Like many faculty members, Afshin M. Gharib and William L. Phillips have strong preferences for giving certain types of examinations.
Both men, associate professors of psychology at Dominican University of California, have kept up a running debate on the topic. Mr. Gharib likes open-book tests because the scores result in a normal, bell-shaped distribution curve and do not stress out his students.
Mr. Phillips favors tests in which students can prepare a crib sheet with material from the course. He has held fast to the belief that the act of preparing a crib sheet produces an added educational benefit.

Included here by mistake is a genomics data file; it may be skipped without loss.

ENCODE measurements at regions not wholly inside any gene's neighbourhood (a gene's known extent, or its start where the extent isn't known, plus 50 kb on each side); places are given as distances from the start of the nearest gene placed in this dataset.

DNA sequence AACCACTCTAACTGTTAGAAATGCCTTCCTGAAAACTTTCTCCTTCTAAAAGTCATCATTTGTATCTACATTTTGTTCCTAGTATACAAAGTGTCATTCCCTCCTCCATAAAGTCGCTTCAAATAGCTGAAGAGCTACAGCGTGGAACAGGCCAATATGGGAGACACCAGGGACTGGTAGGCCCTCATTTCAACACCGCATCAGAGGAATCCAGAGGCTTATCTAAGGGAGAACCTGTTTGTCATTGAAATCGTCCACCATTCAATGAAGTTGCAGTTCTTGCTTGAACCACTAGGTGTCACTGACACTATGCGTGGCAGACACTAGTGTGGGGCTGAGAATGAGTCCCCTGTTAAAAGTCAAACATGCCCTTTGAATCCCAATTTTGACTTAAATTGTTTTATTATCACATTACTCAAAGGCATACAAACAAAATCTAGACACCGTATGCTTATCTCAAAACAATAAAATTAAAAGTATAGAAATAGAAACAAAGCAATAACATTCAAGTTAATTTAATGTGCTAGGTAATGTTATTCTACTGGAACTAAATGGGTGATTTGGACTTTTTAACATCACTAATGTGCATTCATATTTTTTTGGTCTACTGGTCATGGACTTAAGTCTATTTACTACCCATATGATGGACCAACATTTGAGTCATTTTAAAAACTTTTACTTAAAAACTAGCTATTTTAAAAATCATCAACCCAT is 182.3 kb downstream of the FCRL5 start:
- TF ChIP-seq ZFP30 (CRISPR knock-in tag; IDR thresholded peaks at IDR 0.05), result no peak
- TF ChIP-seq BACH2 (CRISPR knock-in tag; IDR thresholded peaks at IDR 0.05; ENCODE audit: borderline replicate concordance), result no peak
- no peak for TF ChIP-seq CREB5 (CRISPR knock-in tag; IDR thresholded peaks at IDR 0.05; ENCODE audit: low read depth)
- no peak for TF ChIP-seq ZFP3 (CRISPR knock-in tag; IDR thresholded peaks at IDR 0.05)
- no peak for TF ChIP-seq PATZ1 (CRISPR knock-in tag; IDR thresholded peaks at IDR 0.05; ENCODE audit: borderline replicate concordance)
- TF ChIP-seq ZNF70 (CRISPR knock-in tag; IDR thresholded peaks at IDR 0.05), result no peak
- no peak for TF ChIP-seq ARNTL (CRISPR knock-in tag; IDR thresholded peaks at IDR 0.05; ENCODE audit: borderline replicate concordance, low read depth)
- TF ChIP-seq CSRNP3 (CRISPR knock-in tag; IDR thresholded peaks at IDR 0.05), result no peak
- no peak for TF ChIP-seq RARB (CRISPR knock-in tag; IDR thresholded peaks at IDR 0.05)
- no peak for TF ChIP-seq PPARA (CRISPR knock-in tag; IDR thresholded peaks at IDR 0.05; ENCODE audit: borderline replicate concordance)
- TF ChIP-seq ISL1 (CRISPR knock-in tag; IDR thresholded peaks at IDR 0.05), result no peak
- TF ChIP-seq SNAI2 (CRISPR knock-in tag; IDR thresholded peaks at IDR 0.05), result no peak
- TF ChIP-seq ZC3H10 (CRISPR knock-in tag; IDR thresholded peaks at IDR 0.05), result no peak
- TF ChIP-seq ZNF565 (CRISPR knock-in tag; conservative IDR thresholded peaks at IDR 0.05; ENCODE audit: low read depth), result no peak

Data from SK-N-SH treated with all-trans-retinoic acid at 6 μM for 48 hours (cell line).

Most professors, they acknowledge, go with a third option, the traditional closed-book style, which many see as the most-rigorous of test types.
To help settle their debate, Mr. Gharib and Mr. Phillips conducted a study of their students. The results appear in their paper, “Cheat Sheet or Open-Book? A Comparison of the Effects of Exam Types on Performance, Retention, and Anxiety,” on which they collaborated with Noelle Mathew, an undergraduate student at Dominican. The article was published recently in Psychology Research.
They studied 297 students who took eight sections of an introductory psychology course and 99 students in four sections of a statistics course. Mr. Gharib taught the psychology sections and Mr. Phillips instructed in statistics. They used the same texts, assignments, and exams in each of their sections. <Read more.>